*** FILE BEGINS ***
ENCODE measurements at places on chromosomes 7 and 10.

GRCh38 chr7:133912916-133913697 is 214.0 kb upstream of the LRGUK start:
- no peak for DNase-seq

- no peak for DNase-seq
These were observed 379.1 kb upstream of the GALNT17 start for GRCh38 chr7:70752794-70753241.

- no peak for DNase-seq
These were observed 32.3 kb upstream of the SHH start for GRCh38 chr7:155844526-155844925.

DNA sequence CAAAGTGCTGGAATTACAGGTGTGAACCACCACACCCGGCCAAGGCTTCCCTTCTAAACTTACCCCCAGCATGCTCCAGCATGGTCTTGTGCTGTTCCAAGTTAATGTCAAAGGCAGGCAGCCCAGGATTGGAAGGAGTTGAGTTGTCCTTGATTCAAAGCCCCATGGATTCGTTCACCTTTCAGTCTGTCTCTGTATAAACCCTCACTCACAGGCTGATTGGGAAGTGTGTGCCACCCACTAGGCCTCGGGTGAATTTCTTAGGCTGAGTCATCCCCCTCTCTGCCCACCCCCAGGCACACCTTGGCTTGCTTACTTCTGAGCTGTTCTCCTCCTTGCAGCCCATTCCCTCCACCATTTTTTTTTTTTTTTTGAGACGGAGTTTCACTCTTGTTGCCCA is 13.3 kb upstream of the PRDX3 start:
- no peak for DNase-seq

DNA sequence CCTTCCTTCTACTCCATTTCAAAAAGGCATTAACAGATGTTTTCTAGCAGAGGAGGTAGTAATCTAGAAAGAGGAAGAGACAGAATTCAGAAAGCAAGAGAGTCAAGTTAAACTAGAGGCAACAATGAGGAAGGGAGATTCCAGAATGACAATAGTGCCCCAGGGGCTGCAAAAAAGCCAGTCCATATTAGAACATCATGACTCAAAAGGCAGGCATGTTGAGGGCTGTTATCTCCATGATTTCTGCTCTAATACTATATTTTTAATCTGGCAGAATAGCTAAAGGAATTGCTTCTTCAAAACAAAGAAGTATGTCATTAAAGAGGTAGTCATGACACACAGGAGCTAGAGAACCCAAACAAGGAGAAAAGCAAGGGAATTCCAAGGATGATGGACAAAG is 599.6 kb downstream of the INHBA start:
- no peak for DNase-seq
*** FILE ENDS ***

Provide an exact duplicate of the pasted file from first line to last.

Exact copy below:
ENCODE measurements at places on chromosomes 7 and 10.

GRCh38 chr7:133912916-133913697 is 214.0 kb upstream of the LRGUK start:
- no peak for DNase-seq

- no peak for DNase-seq
These were observed 379.1 kb upstream of the GALNT17 start for GRCh38 chr7:70752794-70753241.

- no peak for DNase-seq
These were observed 32.3 kb upstream of the SHH start for GRCh38 chr7:155844526-155844925.

DNA sequence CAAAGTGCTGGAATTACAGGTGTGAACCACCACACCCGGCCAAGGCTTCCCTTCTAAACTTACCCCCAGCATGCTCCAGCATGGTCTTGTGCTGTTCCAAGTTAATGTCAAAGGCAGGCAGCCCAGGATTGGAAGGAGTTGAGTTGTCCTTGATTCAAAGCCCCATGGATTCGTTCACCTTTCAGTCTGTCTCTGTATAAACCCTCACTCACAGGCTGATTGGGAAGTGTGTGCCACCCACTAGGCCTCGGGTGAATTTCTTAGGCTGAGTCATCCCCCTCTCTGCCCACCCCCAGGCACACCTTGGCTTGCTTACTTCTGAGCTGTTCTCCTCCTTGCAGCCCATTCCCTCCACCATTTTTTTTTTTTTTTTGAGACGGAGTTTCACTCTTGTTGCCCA is 13.3 kb upstream of the PRDX3 start:
- no peak for DNase-seq

DNA sequence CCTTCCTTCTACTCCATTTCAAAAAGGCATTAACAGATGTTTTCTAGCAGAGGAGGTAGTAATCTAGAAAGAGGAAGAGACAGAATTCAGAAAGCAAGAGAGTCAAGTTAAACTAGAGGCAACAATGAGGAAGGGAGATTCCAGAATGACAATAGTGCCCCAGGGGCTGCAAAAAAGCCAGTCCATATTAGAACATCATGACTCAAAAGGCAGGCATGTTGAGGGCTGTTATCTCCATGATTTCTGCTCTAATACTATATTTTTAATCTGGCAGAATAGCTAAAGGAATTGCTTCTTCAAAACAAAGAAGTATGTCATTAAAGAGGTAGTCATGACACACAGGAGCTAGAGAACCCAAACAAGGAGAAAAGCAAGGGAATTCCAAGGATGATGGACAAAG is 599.6 kb downstream of the INHBA start:
- no peak for DNase-seq